Residents who had to haul water from a faucet at the elementary school for three years because their shallow wells were contaminated say they have learned the value of pure drinking water.
Nearly a year after 250 families in this farming town of 1,500 people got together on their own time to build a $4-million water system, they still show off to visitors their 500,000-gallon storage tank and basement meters.
And there are few complaints about the cost--$3,500 to $5,000 for a connection plus about $300 a year.
“We get our water bill, we pay it and we are happy,” Irene Hoynoski said.
About three-quarters of the families signed up for the service in the town on the Connecticut River in western Massachusetts about 30 miles north of Springfield.
‘It’s Worth It’
“The cost? It’s worth it just for the peace of mind,” Eileen Haffey said. She was pregnant when the family discovered the house they had just bought had contaminated water.
She said her children got so used to bad water that they automatically asked if they could drink the water when out of town.
Frank Marchand, chairman of the town Water Resource Protection Committee, said cars lined up at the elementary school day and night for water from the outside tap.
“I remember there was one poor woman with a station wagon who came every two days and filled up so many gallon milk jugs that they stretched from the front seat all the way to the back window,” he said. “She must have had to fill up 50 to 60 jugs every two days.”
The two major contaminants in the residents’ wells were ethylene dibromide, used on the tobacco fields, and Temik, used on potatoes, said John Higgins, regional engineer for the state Department of Environmental Quality Engineering.
“But with such shallow wells--most were six to eight feet deep--we could find just about any agricultural chemical we tested for,” Higgins said.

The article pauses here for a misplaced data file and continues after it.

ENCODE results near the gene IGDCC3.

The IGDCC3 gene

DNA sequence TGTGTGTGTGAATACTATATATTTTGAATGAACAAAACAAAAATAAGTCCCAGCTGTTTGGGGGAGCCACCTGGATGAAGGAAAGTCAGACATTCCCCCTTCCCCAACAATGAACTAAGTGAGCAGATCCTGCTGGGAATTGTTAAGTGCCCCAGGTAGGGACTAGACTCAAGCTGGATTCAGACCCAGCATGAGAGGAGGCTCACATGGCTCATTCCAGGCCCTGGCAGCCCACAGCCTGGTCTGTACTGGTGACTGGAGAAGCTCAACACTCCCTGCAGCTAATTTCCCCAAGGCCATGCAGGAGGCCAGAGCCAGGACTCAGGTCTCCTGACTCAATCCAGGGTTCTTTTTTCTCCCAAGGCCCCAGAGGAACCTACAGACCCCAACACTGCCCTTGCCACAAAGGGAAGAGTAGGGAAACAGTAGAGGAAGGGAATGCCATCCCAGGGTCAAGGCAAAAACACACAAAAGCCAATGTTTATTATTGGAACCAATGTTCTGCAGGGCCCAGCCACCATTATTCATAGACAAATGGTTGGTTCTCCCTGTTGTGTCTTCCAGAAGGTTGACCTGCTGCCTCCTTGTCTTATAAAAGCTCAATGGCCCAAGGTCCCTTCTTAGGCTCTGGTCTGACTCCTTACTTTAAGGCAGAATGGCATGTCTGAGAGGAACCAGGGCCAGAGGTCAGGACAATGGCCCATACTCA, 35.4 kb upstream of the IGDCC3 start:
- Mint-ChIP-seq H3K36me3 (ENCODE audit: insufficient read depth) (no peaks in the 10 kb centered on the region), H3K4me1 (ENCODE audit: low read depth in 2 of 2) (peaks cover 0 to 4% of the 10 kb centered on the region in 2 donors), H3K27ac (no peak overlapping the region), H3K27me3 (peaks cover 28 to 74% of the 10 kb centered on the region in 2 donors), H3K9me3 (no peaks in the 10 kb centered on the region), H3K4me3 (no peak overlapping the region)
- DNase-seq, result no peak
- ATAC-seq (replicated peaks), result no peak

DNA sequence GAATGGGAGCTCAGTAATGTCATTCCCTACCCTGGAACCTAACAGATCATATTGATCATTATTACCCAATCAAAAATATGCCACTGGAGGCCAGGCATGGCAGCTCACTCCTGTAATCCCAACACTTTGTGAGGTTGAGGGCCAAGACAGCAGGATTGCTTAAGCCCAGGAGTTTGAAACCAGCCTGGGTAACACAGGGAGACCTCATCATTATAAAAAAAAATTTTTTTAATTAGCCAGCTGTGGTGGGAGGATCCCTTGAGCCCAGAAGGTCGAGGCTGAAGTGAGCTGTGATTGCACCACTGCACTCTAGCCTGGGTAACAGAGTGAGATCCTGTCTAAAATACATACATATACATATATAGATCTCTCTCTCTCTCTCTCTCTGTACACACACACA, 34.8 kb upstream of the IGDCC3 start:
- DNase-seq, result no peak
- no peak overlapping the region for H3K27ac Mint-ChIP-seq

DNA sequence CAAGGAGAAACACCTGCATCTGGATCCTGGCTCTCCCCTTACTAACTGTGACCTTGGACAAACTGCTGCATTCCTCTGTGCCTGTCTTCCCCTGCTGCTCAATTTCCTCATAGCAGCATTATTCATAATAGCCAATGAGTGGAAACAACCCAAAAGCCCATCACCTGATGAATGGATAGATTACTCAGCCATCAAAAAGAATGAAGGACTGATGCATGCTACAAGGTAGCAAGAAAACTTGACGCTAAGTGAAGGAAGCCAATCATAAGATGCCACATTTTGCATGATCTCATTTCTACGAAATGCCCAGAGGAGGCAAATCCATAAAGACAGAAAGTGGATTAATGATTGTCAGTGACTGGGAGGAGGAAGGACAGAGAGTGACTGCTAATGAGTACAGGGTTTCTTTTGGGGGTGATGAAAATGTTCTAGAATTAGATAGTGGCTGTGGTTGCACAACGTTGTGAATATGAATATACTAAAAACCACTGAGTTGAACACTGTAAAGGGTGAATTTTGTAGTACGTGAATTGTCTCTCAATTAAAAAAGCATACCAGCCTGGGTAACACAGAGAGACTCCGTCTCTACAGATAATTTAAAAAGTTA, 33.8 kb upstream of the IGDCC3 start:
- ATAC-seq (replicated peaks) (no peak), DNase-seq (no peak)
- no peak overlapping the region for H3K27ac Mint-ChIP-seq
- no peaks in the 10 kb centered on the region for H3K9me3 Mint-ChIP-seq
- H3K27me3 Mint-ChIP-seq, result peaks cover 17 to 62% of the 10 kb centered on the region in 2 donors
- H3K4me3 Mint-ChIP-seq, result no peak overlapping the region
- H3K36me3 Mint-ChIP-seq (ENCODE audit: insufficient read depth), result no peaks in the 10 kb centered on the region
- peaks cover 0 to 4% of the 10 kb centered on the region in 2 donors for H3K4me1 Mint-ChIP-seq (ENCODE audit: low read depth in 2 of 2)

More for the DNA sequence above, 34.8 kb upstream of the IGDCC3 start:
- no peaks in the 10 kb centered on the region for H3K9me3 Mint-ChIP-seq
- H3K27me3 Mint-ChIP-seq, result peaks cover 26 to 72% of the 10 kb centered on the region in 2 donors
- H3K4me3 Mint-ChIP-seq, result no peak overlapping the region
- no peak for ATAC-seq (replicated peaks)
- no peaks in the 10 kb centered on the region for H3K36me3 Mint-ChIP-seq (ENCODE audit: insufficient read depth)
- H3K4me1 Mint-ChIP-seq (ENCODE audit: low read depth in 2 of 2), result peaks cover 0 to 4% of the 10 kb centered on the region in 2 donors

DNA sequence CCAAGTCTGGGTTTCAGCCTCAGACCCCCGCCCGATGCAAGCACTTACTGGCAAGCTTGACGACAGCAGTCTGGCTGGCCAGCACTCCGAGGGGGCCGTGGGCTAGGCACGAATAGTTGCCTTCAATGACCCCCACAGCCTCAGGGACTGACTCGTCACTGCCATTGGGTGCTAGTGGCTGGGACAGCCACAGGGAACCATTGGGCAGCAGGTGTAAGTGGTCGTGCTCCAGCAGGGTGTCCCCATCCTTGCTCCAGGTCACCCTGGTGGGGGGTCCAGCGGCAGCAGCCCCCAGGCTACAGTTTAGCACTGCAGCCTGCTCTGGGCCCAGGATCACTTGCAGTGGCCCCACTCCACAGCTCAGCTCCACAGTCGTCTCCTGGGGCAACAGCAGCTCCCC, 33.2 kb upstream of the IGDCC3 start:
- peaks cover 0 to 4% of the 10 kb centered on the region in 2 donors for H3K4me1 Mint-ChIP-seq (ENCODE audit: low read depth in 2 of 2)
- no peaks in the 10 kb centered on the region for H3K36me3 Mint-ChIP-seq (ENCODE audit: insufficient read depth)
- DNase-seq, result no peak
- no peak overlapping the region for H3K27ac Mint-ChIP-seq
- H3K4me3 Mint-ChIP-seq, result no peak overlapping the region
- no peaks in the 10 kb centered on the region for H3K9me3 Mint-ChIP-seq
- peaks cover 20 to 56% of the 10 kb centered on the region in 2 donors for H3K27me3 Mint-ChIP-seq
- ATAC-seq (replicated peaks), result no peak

“Whately is a little unique,” he said. “There are small areas in towns all over the state where shallow wells have become contaminated. But it’s not usual to find it affecting half the town.”
The town actually had access to abundant water beneath a 50-foot-thick, protective layer of clay. But residents opted to try a municipal system with one 190-foot-deep well for fear that the deep aquifer would become contaminated as well if everyone drilled through the clay layer, he said.
The town has no full-time employees, so the water system was all volunteer labor.
“The most amazing thing about Whately is how the community came and worked together,” Higgins said. “Everybody had other jobs and yet they got that system built as fast as a city that was paying people full-time to work on the program.”
Money was hard to get. Paul Fleuriel, chairman of the town water commission, boasted: “We bullied the state into helping.”
After three years of negotiations, he managed to wrest from the state nearly $1.5 million in grants. The rest was covered by town borrowing and the connection fees.
Marchand said he would never forget the April, 1987, night that the water district was approved at a town meeting.
“It needed a two-thirds majority vote and it got that by one vote. It was that close,” he said. “There were tears streaming out of people’s eyes.”